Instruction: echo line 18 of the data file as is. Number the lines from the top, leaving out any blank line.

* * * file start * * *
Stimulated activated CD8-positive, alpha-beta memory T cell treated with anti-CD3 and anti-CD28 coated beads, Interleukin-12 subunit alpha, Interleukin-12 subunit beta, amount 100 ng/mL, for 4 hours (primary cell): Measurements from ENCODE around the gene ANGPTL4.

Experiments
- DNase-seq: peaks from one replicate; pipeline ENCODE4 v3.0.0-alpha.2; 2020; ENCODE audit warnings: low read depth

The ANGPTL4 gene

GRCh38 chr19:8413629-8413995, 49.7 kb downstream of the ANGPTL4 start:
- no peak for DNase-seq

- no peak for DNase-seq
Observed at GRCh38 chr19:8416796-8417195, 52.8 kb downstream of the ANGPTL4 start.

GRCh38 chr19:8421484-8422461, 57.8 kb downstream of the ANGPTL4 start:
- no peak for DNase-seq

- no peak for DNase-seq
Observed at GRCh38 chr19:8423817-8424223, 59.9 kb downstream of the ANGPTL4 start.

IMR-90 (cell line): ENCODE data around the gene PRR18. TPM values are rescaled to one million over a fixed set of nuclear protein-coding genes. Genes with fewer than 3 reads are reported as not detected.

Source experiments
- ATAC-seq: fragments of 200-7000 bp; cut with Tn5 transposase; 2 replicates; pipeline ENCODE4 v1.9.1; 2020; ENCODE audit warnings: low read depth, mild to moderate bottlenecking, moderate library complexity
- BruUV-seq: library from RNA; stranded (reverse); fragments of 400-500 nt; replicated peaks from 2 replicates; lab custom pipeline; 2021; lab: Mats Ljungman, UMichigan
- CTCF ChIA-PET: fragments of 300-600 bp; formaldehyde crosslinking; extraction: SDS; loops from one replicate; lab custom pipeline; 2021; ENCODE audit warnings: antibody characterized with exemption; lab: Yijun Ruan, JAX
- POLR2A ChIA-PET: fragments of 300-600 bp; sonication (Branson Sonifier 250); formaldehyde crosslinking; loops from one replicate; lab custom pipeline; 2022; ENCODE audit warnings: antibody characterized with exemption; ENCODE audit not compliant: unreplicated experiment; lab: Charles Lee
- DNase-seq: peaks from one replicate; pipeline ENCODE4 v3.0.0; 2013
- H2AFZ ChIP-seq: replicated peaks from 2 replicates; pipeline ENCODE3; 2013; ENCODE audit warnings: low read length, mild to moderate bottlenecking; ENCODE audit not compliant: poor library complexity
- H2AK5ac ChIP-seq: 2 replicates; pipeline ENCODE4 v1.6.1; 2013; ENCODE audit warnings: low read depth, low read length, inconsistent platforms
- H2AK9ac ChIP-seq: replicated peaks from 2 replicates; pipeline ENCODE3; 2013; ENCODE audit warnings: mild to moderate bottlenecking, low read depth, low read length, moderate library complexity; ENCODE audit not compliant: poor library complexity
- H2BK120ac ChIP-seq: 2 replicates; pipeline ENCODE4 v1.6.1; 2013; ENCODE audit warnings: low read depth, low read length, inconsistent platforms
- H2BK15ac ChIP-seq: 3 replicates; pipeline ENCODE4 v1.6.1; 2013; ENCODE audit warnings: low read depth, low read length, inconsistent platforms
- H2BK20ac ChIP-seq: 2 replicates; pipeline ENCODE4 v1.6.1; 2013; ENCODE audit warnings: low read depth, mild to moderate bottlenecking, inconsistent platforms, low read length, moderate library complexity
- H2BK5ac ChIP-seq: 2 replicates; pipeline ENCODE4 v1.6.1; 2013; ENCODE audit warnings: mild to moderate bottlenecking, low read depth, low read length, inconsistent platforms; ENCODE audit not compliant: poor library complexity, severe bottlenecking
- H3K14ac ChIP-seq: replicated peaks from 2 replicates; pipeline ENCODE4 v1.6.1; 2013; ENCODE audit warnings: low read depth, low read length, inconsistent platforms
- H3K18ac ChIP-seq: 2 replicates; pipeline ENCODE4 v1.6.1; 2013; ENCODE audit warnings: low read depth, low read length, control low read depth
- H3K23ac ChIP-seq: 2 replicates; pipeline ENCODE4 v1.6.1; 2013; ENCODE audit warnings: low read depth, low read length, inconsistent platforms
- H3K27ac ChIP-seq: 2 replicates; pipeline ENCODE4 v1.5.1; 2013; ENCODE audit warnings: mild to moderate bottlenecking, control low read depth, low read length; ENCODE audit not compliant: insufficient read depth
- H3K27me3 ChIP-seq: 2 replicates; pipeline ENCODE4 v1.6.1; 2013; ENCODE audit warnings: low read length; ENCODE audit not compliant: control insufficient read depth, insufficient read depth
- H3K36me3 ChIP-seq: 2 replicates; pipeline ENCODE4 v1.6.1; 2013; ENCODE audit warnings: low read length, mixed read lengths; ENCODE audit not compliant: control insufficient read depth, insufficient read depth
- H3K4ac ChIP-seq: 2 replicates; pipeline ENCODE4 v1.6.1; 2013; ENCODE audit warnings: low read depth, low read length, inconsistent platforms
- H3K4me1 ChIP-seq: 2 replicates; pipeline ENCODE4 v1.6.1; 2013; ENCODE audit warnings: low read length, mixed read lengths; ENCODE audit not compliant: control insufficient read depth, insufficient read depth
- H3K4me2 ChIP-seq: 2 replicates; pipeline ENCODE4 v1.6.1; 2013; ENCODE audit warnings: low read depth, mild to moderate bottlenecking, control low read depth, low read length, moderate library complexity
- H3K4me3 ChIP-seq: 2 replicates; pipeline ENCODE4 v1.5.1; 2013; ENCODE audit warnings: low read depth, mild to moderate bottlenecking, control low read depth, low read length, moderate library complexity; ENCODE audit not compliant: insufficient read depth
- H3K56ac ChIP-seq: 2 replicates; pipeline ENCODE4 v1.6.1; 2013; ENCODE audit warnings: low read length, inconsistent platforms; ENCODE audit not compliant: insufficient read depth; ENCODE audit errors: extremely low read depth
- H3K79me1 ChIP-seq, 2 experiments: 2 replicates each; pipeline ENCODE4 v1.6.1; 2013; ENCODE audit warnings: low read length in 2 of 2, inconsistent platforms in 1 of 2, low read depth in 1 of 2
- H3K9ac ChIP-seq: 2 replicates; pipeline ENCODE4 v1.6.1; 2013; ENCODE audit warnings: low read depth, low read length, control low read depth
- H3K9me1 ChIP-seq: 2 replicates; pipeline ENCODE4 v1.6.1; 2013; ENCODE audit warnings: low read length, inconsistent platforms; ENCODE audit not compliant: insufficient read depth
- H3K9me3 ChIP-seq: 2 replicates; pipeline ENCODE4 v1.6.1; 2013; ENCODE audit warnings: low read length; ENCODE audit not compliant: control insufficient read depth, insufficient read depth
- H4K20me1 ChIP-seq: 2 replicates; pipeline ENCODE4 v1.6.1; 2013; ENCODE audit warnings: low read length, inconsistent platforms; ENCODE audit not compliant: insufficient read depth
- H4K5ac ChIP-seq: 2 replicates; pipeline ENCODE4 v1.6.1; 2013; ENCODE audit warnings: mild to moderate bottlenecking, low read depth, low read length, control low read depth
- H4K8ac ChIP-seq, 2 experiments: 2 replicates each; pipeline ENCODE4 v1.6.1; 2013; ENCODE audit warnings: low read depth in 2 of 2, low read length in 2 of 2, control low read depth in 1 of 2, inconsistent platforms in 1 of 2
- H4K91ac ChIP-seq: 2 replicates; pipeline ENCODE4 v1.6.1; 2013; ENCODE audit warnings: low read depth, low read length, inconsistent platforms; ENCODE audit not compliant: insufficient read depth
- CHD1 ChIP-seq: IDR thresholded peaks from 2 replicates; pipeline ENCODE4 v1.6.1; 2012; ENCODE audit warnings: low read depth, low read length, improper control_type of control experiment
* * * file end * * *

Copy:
- POLR2A ChIA-PET: fragments of 300-600 bp; sonication (Branson Sonifier 250); formaldehyde crosslinking; loops from one replicate; lab custom pipeline; 2022; ENCODE audit warnings: antibody characterized with exemption; ENCODE audit not compliant: unreplicated experiment; lab: Charles Lee